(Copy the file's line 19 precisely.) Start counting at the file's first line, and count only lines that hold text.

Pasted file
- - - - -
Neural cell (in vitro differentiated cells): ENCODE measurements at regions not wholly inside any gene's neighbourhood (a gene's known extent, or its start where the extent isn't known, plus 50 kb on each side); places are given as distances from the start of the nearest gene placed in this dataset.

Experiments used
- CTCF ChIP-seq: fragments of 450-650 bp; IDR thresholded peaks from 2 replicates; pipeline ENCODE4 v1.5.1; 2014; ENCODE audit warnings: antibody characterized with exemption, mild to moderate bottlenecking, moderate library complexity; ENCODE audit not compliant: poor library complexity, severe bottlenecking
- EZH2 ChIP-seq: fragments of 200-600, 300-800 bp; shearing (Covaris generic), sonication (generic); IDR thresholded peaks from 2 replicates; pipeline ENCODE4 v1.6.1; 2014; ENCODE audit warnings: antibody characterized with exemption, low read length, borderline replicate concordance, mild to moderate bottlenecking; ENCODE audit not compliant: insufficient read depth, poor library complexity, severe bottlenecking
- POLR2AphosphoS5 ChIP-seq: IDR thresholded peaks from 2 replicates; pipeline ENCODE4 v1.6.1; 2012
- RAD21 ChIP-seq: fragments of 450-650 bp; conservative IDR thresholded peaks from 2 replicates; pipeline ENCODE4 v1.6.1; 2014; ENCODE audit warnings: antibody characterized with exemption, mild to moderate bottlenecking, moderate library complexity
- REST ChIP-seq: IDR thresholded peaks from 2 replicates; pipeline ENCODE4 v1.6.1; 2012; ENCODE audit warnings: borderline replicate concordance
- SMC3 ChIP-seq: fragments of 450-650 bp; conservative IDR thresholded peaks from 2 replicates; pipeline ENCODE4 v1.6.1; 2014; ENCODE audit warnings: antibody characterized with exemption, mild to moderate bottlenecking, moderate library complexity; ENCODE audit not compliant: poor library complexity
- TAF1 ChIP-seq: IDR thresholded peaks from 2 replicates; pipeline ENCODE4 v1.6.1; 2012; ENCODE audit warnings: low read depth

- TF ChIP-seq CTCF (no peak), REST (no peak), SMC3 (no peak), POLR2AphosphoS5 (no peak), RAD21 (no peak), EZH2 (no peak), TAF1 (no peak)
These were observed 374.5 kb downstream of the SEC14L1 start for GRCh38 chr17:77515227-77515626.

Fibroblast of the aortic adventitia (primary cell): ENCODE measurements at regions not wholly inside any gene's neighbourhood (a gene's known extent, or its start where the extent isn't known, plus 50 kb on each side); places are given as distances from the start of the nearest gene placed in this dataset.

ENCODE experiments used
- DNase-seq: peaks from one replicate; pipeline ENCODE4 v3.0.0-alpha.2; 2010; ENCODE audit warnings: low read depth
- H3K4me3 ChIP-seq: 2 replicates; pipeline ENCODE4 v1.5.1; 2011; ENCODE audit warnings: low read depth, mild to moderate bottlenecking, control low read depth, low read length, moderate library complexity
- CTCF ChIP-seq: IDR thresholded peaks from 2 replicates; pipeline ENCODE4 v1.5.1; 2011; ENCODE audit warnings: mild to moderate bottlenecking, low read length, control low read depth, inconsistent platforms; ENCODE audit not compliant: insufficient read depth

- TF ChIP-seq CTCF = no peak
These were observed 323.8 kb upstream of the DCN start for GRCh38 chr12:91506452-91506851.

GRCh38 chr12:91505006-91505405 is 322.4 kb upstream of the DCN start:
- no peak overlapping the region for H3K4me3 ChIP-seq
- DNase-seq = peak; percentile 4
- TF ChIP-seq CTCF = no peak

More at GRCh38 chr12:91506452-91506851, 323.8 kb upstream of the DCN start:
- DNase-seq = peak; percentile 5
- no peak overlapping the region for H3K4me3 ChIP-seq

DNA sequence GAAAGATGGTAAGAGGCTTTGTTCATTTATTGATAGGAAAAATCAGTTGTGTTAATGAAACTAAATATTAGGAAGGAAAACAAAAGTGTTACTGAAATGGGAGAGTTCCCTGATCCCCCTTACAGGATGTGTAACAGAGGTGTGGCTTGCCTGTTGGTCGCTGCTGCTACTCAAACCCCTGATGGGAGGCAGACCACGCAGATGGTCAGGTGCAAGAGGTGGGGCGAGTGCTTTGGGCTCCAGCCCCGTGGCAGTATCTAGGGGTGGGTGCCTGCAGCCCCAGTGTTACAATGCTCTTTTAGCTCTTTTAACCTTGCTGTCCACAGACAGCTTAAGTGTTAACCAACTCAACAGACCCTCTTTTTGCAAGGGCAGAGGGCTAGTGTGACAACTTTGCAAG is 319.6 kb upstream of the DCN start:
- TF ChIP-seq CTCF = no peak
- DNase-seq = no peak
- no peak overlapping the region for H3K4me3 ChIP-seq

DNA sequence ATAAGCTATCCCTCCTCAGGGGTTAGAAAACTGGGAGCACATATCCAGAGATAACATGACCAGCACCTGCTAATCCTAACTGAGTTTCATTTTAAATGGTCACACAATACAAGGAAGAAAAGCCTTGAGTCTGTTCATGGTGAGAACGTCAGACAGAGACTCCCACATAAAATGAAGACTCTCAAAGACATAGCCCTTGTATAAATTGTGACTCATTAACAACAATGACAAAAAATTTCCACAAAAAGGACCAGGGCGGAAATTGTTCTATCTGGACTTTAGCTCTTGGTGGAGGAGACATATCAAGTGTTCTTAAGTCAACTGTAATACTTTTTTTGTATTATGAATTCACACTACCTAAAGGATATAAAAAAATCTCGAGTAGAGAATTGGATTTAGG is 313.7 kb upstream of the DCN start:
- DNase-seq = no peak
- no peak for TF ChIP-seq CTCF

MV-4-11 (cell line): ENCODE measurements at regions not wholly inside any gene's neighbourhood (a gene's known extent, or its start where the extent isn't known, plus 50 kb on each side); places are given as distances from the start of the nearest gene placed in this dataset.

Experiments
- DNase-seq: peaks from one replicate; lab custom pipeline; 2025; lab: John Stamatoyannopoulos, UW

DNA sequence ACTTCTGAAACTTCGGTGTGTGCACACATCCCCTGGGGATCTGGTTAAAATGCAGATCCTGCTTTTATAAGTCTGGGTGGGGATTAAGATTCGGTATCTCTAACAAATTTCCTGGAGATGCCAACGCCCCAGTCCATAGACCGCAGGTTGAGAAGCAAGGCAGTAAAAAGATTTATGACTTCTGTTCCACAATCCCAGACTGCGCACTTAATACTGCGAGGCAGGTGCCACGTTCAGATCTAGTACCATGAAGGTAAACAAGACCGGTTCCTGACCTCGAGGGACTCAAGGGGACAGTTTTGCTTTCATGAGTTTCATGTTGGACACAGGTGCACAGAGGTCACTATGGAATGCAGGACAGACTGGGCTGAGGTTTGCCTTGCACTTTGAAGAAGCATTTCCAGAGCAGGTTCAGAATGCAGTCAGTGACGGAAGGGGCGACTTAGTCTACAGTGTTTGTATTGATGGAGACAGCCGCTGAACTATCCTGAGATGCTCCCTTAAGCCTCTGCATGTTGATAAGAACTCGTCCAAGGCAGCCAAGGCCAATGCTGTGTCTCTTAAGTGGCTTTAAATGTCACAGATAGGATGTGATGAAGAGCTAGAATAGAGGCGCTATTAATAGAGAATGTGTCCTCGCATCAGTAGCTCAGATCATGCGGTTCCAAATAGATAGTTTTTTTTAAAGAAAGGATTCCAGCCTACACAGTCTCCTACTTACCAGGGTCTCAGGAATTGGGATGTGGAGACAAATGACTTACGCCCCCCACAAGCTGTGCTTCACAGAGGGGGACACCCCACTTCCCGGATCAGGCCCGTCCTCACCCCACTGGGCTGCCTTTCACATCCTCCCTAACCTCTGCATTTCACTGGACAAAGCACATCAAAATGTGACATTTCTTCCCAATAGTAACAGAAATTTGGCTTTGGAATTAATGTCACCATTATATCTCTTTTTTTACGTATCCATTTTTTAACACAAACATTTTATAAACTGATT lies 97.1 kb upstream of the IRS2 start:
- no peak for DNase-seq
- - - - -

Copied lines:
GRCh38 chr12:91505006-91505405 is 322.4 kb upstream of the DCN start: